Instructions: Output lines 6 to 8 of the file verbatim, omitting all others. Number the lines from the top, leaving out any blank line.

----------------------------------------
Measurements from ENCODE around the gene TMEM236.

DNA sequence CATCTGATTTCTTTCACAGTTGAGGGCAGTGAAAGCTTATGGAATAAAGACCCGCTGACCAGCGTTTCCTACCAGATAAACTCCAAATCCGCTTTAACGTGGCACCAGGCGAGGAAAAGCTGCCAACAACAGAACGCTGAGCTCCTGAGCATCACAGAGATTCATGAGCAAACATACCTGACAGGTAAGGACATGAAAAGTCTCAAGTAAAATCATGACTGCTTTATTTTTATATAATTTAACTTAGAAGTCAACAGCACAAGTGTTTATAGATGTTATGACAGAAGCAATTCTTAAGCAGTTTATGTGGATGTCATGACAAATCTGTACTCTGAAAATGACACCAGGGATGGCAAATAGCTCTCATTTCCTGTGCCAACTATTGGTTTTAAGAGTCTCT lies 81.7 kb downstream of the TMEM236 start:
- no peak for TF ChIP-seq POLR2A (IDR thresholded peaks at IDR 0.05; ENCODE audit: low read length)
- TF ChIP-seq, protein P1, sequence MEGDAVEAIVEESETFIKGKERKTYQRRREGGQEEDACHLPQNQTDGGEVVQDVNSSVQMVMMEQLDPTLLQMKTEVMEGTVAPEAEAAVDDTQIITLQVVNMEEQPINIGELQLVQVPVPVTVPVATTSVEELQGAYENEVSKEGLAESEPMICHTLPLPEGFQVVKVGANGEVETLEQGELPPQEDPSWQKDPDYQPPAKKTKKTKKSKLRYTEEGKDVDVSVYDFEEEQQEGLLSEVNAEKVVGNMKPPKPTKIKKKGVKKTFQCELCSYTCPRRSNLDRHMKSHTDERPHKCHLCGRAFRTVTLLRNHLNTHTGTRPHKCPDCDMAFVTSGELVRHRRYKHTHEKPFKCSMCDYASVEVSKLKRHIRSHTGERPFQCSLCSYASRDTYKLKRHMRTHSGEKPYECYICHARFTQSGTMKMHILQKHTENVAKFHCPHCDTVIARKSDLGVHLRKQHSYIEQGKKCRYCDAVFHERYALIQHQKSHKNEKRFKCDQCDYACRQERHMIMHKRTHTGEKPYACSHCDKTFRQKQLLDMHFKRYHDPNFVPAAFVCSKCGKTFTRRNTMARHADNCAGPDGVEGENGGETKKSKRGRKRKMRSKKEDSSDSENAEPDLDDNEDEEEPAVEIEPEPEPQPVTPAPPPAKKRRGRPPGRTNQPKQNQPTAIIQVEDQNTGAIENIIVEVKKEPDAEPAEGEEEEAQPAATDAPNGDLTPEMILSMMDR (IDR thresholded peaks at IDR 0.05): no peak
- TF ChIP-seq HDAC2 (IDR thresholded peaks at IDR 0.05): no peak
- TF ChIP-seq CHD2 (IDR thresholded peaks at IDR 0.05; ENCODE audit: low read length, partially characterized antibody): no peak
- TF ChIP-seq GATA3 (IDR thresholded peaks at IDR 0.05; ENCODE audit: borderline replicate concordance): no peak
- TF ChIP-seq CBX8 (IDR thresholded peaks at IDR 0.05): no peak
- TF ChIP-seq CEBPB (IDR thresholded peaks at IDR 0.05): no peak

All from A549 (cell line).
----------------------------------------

- TF ChIP-seq CHD2 (IDR thresholded peaks at IDR 0.05; ENCODE audit: low read length, partially characterized antibody): no peak
- TF ChIP-seq GATA3 (IDR thresholded peaks at IDR 0.05; ENCODE audit: borderline replicate concordance): no peak
- TF ChIP-seq CBX8 (IDR thresholded peaks at IDR 0.05): no peak